B U S I N E S S
Post by Amarilis Sarango
OVER-GLAMORIZED WORKAHOLIC LIFESTYLE
As Brooke McAlary puts it in her book Destination Simple, ‘We are over-worked, over-connected and over-stressed, and we compete over how busy, important and sleep-deprived we are.’ For far too long society has glamorized the workaholic lifestyle. This is especially true in the entrepreneurial circle. Believe me, as an overachiever, I’m guilty of it. In the past, I too was proud of “Getting Things Done”, even if it sacrificed my health and relationships. But I’ve learned over time that working smarter and not harder is the best approach.
ELIMINATE THE TRIVIAL MANY, FOCUS ON THE ESSENTIAL FEW
Follow through in anything you do is important, of course, but how fast you do it or how many items you check off your to-do list is not. This concept is at the core of the book Essentialism: The Disciplined Pursuit of Less. Instead of celebrating being busy and trying to do it all, we should only focus on what is essential, and put all our energy towards getting the best results.
Image Above: “In both (graphics) the same amount of effort is exerted. In the (graphic) on the left, the energy is divided into many different activities. The result is that we have the unfulfilling experience of making a millimeter of progress in a million directions. In the (graphic) on the right, the energy is given fewer activities. The result is that by investing in fewer things we have the satisfying experience of making significant progress in the things that matter most.” Source: Essentialism: The Disciplined Pursuit of Less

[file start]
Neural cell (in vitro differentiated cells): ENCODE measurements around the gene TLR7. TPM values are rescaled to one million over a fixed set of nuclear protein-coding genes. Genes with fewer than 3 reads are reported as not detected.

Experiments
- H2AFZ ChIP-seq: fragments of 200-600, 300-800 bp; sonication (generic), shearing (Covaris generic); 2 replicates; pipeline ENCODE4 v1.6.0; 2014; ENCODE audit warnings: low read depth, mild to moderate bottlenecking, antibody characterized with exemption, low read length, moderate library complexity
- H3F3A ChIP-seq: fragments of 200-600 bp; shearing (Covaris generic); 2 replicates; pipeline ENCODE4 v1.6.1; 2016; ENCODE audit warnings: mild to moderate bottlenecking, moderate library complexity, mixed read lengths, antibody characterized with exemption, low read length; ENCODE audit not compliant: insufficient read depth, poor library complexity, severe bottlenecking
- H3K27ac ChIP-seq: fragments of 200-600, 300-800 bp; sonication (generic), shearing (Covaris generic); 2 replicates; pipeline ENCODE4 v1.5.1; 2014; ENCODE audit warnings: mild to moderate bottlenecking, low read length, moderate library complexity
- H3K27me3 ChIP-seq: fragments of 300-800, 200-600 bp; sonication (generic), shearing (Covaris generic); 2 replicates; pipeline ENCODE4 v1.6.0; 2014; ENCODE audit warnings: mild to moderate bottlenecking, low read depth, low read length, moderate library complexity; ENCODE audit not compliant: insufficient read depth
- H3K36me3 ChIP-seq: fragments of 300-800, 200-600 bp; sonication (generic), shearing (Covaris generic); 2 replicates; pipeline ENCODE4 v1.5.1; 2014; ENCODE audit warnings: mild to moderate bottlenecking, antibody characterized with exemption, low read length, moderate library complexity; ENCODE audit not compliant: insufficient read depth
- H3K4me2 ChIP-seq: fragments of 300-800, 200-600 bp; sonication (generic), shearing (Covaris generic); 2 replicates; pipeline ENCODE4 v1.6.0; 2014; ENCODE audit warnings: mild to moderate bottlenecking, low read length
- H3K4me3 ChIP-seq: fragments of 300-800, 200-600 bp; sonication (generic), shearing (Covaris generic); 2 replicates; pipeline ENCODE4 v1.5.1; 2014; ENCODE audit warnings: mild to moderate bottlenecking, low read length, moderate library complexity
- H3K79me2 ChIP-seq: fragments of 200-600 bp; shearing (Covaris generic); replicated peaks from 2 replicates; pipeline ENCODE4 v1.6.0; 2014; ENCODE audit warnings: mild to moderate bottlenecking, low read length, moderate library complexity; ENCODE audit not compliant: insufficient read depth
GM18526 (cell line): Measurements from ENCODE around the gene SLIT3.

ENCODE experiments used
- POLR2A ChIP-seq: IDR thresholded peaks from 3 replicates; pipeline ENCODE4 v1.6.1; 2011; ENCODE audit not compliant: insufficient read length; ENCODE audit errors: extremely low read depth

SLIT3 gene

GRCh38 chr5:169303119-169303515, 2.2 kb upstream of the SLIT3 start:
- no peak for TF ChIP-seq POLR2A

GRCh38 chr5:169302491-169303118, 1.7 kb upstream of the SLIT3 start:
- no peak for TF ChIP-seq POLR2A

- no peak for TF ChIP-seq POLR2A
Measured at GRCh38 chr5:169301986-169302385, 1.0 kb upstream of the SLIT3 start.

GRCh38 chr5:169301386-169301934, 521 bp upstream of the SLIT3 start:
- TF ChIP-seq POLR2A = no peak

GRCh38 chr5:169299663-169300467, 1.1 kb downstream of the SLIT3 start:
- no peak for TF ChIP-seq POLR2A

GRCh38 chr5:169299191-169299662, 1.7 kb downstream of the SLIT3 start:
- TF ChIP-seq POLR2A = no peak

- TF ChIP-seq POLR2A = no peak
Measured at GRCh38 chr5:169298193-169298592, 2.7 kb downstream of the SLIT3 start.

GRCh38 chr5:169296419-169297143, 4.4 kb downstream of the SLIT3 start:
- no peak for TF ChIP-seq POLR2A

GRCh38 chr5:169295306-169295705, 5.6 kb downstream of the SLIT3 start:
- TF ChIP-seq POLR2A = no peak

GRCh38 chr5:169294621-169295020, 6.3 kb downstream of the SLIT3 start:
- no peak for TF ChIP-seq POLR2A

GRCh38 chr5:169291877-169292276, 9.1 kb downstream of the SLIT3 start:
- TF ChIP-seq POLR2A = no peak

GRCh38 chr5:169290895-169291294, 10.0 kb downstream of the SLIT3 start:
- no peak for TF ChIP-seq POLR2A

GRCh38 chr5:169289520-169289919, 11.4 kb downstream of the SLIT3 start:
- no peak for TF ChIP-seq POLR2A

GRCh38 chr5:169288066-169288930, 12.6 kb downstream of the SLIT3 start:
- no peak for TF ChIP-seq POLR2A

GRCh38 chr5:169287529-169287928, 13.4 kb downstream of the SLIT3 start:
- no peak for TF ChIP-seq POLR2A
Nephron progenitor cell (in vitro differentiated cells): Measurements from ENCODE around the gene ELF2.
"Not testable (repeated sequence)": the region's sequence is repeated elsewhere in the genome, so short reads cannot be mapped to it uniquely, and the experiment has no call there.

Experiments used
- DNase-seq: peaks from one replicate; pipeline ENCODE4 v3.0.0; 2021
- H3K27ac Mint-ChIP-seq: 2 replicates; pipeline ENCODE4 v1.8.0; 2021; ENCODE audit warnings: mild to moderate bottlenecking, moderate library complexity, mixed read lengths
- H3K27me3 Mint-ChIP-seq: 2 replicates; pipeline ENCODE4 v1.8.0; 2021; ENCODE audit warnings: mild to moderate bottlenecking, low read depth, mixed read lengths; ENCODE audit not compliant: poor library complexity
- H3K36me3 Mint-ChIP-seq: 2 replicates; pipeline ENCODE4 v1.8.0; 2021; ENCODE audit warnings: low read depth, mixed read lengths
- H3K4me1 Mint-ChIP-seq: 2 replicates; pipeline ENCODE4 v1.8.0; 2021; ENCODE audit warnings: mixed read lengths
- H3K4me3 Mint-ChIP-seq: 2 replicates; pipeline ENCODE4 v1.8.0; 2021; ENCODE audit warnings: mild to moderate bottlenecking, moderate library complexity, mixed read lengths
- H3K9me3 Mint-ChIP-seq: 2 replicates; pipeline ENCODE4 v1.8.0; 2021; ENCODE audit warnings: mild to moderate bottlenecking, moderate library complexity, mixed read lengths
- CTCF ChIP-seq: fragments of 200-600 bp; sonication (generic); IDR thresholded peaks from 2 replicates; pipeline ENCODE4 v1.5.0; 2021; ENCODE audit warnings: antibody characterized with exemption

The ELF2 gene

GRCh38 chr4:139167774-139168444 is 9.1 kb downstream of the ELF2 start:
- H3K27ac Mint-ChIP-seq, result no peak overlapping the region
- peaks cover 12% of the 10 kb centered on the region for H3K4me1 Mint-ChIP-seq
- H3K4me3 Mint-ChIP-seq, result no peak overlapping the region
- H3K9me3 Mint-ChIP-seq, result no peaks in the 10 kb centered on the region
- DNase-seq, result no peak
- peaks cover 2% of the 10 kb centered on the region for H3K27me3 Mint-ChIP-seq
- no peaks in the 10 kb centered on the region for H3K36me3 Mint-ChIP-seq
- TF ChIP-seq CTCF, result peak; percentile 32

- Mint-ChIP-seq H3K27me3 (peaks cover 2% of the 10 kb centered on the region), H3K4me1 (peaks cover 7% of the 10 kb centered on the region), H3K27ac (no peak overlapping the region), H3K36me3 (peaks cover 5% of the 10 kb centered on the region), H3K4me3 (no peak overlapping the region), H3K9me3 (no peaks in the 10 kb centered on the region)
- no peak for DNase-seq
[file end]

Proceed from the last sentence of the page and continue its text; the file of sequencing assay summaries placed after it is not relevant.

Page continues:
WANT A CHALLENGE?
Want some practical steps towards eliminating the noise? Try the 21-Day Challenge from the author of the book, Greg McKeown, when you subscribe to their email list. I’ve highlighted my favorite ones here.
Write down the most important six activities for today. Put them in priority order. Now cross off the bottom five.
Spend one day watching for when you use the words, “I have to.” Replace them with, “I choose to.”
Pause once today and ask, “Is this the most important or valuable thing I could be doing right now?”
Catch yourself when the thought crosses your mind, “I will do both.” When you do: stop, pause and pick one of the choices.
Today, if it isn’t a clear yes then make it a clear no.
Before going into your next meeting, pause and ask yourself, “What is the one thing I really want to achieve coming out of this meeting?”
Establish a new rule for today: if you want to add a new activity you need to edit out two existing activities.
Start an essentialist journal: you’re only allowed one sentence for the whole day.